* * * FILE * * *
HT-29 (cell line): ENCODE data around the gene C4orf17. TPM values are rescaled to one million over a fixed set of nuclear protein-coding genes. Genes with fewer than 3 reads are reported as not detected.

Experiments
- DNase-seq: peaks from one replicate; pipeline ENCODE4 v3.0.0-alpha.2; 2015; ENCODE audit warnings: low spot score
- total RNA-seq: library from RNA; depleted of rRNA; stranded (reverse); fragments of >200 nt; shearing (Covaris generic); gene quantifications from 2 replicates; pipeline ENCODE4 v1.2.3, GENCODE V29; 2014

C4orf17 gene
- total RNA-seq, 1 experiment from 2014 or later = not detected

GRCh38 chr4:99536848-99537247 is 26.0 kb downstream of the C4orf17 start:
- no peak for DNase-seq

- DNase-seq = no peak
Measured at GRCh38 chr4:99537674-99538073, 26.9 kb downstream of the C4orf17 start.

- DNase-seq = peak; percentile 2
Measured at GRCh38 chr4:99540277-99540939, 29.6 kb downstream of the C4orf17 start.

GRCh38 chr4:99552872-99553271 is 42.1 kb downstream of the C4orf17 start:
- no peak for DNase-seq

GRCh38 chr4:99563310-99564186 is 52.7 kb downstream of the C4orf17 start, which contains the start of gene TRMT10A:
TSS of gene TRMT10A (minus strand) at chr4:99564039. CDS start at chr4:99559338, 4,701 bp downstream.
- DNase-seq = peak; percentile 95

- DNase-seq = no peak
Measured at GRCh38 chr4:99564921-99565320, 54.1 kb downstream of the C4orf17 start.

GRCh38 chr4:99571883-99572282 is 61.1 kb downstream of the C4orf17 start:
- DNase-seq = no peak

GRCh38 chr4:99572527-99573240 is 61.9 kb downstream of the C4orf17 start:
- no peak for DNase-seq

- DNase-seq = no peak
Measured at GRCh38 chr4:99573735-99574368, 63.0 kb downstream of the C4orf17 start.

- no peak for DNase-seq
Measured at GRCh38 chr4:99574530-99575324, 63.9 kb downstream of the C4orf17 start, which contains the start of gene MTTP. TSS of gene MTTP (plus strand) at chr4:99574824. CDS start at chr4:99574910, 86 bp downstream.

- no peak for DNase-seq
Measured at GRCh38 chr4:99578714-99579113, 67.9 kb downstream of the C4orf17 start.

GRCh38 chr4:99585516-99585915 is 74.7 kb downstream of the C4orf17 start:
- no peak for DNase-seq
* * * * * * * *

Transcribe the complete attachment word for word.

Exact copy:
HT-29 (cell line): ENCODE data around the gene C4orf17. TPM values are rescaled to one million over a fixed set of nuclear protein-coding genes. Genes with fewer than 3 reads are reported as not detected.

Experiments
- DNase-seq: peaks from one replicate; pipeline ENCODE4 v3.0.0-alpha.2; 2015; ENCODE audit warnings: low spot score
- total RNA-seq: library from RNA; depleted of rRNA; stranded (reverse); fragments of >200 nt; shearing (Covaris generic); gene quantifications from 2 replicates; pipeline ENCODE4 v1.2.3, GENCODE V29; 2014

C4orf17 gene
- total RNA-seq, 1 experiment from 2014 or later = not detected

GRCh38 chr4:99536848-99537247 is 26.0 kb downstream of the C4orf17 start:
- no peak for DNase-seq

- DNase-seq = no peak
Measured at GRCh38 chr4:99537674-99538073, 26.9 kb downstream of the C4orf17 start.

- DNase-seq = peak; percentile 2
Measured at GRCh38 chr4:99540277-99540939, 29.6 kb downstream of the C4orf17 start.

GRCh38 chr4:99552872-99553271 is 42.1 kb downstream of the C4orf17 start:
- no peak for DNase-seq

GRCh38 chr4:99563310-99564186 is 52.7 kb downstream of the C4orf17 start, which contains the start of gene TRMT10A:
TSS of gene TRMT10A (minus strand) at chr4:99564039. CDS start at chr4:99559338, 4,701 bp downstream.
- DNase-seq = peak; percentile 95

- DNase-seq = no peak
Measured at GRCh38 chr4:99564921-99565320, 54.1 kb downstream of the C4orf17 start.

GRCh38 chr4:99571883-99572282 is 61.1 kb downstream of the C4orf17 start:
- DNase-seq = no peak

GRCh38 chr4:99572527-99573240 is 61.9 kb downstream of the C4orf17 start:
- no peak for DNase-seq

- DNase-seq = no peak
Measured at GRCh38 chr4:99573735-99574368, 63.0 kb downstream of the C4orf17 start.

- no peak for DNase-seq
Measured at GRCh38 chr4:99574530-99575324, 63.9 kb downstream of the C4orf17 start, which contains the start of gene MTTP. TSS of gene MTTP (plus strand) at chr4:99574824. CDS start at chr4:99574910, 86 bp downstream.

- no peak for DNase-seq
Measured at GRCh38 chr4:99578714-99579113, 67.9 kb downstream of the C4orf17 start.

GRCh38 chr4:99585516-99585915 is 74.7 kb downstream of the C4orf17 start:
- no peak for DNase-seq